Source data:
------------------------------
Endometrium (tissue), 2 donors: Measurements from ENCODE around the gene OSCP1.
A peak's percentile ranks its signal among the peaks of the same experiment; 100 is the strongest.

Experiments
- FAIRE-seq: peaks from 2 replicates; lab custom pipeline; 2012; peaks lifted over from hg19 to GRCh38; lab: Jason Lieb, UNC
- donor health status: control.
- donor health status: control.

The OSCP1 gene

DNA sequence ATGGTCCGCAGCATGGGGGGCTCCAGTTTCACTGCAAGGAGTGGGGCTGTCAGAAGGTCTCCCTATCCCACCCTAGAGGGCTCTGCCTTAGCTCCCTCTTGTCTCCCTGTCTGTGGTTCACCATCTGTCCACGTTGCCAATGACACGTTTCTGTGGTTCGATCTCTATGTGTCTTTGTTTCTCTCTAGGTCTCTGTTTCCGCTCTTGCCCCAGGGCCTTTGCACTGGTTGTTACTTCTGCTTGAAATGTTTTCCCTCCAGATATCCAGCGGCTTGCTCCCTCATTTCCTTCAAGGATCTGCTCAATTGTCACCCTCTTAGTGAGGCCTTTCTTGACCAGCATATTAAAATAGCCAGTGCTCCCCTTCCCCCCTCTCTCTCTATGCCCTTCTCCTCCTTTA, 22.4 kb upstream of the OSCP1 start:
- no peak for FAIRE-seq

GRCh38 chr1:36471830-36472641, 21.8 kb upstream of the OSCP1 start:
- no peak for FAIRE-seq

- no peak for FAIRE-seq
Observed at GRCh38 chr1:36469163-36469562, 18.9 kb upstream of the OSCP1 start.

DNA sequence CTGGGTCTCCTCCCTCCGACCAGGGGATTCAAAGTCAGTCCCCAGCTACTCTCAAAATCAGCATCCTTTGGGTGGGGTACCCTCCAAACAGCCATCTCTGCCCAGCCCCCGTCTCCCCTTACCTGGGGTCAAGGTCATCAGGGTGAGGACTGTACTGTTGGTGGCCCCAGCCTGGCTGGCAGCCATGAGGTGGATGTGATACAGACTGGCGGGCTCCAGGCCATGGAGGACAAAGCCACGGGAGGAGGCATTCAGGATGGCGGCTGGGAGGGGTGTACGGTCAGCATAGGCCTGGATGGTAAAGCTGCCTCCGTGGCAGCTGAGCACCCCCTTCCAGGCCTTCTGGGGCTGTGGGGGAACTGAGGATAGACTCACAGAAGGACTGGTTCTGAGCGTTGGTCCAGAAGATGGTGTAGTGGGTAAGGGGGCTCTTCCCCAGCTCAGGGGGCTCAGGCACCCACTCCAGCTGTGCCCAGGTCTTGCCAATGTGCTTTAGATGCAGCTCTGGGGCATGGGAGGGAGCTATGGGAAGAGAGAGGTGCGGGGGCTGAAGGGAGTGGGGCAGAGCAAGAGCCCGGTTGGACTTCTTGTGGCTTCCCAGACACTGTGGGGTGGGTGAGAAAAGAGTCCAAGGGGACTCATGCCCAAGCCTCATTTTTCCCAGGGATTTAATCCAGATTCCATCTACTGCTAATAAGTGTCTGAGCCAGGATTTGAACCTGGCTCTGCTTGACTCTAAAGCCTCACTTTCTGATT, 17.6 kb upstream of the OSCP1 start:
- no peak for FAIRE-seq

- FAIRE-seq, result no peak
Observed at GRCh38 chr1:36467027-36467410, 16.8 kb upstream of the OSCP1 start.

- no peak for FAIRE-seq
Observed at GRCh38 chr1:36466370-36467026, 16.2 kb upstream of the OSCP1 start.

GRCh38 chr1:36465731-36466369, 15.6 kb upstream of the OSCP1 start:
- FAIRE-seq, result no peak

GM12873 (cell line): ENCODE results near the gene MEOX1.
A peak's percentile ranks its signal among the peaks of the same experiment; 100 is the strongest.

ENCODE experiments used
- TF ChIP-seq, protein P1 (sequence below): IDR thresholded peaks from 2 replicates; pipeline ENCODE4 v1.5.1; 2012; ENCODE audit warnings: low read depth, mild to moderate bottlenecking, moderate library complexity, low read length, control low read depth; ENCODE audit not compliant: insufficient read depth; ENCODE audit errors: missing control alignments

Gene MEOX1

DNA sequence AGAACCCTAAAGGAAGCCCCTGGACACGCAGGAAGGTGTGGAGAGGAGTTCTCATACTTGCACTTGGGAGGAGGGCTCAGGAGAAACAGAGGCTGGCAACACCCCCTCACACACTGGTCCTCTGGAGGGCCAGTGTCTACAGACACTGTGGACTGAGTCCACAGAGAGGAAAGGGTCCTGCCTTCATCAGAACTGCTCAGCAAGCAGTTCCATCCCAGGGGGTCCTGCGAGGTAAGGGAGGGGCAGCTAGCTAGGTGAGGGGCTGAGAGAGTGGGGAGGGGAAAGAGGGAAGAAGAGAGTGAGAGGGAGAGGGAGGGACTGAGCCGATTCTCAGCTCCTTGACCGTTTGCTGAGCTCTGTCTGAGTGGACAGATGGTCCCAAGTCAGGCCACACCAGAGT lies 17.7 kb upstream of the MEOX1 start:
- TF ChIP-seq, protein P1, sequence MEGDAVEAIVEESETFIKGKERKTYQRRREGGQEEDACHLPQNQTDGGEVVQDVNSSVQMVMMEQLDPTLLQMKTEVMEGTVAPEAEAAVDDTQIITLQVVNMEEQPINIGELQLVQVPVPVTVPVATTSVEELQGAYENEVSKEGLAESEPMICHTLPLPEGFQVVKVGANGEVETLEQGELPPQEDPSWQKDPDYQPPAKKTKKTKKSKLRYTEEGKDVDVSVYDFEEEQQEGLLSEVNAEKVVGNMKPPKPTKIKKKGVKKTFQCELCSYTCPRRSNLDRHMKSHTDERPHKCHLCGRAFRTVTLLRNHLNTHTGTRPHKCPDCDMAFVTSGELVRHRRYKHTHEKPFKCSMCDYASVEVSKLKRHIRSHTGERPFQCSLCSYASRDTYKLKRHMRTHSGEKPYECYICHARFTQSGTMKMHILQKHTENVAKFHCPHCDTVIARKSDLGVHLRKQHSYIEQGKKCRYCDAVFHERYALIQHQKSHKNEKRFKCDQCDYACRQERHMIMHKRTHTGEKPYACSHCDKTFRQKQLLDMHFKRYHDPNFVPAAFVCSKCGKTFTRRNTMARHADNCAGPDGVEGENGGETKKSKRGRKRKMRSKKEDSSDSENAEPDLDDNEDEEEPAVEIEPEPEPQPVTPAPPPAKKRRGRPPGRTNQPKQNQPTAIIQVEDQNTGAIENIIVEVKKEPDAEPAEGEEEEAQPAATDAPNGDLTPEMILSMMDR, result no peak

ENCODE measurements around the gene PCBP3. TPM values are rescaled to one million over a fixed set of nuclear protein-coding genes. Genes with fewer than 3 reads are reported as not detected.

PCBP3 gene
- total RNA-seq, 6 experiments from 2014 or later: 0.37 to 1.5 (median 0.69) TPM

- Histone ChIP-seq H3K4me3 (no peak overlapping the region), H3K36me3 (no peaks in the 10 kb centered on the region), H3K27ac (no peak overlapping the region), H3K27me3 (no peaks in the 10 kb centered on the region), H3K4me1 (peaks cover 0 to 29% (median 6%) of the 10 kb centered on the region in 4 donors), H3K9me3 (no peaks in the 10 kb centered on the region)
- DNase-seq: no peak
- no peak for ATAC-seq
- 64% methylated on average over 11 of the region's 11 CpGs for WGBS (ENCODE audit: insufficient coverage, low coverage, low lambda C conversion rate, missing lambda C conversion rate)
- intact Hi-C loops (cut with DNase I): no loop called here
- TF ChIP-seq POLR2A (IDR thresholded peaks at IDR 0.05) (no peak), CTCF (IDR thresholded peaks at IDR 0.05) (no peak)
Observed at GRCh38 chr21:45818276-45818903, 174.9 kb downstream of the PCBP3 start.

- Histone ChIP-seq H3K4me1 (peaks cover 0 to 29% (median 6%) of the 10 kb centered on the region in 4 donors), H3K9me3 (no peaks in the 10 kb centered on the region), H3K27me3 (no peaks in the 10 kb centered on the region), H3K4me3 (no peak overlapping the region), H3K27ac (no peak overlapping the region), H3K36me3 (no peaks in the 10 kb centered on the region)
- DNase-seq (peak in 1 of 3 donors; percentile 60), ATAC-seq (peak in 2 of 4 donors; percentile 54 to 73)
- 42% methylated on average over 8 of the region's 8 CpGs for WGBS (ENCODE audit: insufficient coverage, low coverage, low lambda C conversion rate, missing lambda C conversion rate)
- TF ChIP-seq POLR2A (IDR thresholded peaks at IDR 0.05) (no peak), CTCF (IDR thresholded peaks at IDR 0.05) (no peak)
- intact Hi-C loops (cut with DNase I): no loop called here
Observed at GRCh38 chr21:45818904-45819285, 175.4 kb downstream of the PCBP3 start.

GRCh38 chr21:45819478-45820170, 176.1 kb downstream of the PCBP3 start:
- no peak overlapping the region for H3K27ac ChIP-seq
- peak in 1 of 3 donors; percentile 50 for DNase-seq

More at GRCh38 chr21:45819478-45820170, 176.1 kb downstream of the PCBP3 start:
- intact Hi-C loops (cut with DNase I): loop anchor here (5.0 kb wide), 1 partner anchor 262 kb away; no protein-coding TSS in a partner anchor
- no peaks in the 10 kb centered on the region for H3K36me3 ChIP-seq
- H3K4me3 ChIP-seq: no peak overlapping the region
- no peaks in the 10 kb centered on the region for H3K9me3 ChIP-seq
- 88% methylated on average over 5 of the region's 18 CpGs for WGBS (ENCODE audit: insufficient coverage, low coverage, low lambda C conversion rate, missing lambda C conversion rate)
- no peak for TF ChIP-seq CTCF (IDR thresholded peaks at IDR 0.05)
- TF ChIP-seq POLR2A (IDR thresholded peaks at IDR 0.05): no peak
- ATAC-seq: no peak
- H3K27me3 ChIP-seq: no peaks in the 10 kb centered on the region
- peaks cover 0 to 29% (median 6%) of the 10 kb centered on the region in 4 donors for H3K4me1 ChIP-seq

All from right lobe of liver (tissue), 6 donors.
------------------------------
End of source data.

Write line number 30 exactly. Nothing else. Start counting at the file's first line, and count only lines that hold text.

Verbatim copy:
PCBP3 gene